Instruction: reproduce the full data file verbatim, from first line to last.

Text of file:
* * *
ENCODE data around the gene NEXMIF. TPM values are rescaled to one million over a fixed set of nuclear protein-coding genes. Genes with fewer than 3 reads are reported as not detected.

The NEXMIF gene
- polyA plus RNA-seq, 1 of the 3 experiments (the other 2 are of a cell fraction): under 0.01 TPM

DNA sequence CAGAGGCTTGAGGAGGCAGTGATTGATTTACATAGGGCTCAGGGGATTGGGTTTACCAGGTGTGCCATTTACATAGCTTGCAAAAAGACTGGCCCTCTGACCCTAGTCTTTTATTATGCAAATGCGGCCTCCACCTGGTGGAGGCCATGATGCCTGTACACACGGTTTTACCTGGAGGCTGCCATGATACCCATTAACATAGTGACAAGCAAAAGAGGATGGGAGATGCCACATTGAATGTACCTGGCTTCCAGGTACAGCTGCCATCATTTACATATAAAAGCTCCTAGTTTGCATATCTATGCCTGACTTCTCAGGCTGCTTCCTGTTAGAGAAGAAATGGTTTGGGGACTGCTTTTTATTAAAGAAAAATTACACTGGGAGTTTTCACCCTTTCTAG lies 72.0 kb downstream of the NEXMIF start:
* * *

ENCODE data around the gene NEXMIF. TPM values are rescaled to one million over a fixed set of nuclear protein-coding genes. Genes with fewer than 3 reads are reported as not detected.

The NEXMIF gene
- polyA plus RNA-seq, 1 of the 3 experiments (the other 2 are of a cell fraction): under 0.01 TPM

DNA sequence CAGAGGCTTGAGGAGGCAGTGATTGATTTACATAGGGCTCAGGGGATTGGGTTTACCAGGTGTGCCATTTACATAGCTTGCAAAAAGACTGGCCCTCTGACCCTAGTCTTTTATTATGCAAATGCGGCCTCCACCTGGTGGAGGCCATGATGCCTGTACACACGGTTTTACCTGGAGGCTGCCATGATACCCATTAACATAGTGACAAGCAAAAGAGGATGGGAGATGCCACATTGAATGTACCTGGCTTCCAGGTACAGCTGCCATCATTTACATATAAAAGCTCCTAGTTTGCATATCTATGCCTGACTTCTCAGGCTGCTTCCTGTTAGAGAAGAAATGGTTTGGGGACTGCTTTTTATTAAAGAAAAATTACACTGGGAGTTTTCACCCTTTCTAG lies 72.0 kb downstream of the NEXMIF start: